The second deterministic approximation is the Fourier Spectral Methods - FSMs, which were first introduced in  inspired by spectral methods in fluid mechanics. The methods were later developed in several works, where a new way of accelerating the algorithms was also introduced (, , , , , , , , , , , , ). The analysis of the methods was provided in . The idea of the methods is to truncate the Boltzmann equation on the velocity space and periodize the solution on this new bounded domain. To illustrate this idea, we consider the equation
where is the truncated collision operator and is periodic on . Since is periodic on , we can write an approximation of in terms of Fourier series
which leads to a system of ODEs
The approximation was also used to derive DVMs for the Boltzmann equation () through Carleman’s representation of the equation. However, it is proved () that has a constant function equilibrium state, which is totally different from a normal equilibrium state of the Boltzmann equation. Therefore, solving does not give us the real solution of the Boltzmann equation.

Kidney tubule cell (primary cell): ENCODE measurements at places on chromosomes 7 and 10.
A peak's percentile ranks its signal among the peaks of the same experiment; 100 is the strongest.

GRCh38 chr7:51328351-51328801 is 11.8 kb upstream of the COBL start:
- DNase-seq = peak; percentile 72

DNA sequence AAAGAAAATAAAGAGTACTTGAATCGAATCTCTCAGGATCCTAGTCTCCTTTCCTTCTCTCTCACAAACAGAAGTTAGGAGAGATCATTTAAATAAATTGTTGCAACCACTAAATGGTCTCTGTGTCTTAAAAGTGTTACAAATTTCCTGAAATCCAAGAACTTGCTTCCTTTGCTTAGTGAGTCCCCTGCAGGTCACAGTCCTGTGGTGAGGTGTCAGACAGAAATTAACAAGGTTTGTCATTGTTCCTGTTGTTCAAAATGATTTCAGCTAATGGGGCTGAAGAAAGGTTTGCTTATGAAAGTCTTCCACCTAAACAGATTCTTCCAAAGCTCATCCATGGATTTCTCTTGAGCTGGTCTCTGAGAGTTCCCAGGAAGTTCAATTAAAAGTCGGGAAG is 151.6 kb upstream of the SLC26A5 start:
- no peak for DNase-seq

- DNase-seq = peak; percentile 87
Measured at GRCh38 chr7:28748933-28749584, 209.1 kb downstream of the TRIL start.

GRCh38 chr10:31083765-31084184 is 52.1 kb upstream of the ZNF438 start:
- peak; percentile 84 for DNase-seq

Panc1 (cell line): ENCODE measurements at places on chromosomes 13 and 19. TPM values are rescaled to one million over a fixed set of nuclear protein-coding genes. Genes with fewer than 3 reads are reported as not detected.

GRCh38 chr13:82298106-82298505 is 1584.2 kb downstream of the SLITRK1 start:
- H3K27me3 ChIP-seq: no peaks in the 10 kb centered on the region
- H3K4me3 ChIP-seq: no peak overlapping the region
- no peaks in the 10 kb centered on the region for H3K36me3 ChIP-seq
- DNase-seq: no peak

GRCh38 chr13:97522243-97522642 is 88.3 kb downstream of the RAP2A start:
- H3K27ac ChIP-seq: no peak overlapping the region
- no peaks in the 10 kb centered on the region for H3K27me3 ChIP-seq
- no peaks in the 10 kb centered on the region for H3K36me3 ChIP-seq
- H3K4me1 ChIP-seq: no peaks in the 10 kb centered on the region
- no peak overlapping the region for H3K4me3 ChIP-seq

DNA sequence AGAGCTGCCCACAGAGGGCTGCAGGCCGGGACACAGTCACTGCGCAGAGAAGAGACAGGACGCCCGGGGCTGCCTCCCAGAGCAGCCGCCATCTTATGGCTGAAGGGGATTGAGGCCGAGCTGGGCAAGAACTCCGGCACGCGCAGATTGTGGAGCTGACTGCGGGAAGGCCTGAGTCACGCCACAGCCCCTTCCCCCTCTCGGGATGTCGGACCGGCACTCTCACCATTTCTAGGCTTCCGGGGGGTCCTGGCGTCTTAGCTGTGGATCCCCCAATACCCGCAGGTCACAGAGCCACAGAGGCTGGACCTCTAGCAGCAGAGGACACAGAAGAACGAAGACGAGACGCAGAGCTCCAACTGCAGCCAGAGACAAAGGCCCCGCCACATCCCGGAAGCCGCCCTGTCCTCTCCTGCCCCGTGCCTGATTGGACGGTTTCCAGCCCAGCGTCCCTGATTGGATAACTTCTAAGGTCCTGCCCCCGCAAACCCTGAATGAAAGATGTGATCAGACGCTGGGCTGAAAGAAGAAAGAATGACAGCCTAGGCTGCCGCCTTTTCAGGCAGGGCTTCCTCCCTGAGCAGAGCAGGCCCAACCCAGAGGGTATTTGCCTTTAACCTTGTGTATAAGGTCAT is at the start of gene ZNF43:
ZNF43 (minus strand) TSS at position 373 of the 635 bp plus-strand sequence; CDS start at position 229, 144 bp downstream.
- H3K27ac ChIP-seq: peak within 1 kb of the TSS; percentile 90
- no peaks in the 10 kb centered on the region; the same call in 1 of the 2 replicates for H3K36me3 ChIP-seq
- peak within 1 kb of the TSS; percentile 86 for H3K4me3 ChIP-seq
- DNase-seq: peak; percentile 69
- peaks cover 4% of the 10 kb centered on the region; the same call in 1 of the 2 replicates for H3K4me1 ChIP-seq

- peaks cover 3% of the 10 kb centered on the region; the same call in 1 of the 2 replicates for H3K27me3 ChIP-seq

The major problem with deterministic methods like DVMs and FSMs that use a fixed discretization in the velocity space is that the velocity space is approximated by a finite region. Physically, the velocity space is and even if the initial condition is compactly supported, the collision operator does not preserve this property. The collision operator indeed spreads out the supports by a factor (see ). Therefore in order to use both DVMs and FSMs, we have to impose nonphysical conditions to keep the supports of the solutions in the velocity space uniformly compact. For DVMs, we have to remove binary collisions which spread outside the bounded velocity space. This truncation breaks down the convolution structure of the collision operators. For FSMs, the convolution structure is perfectly preserved however we need to add nonphysical binary collisions by a periodized process. In , , Gamba and Tharkabhushanam proposed another class of FSMs, called Spectral-Lagrangian Methods (SLMs), to preserve the conservation of mass, momentum and energy on the numerical schemes. However, since these are truncated methods, we need to remove the values of the initial conditions with velocities lying outside of the truncated domain. Moreover, similar as the other Fourier-based algorithms, the positivity of the solution could not be automatically preserved. Indeed, the authors proved that if the computation domain is large enough, the negative parts of the approximate solutions are very small in the energy norms. When the computation domains are large, since we need to keep the mesh sizes small, we need to put more grid points and the methods become very expensive. Indeed, for the three deterministic approximations that we mention here DVMs and both classical FSMs and SLMs, the meshes are non-adaptive and therefore they are expensive to carry out computations on large domains. Another drawback of SLMs is that according to the theory, the initial conditions need to be regular enough to guarantee the convergence.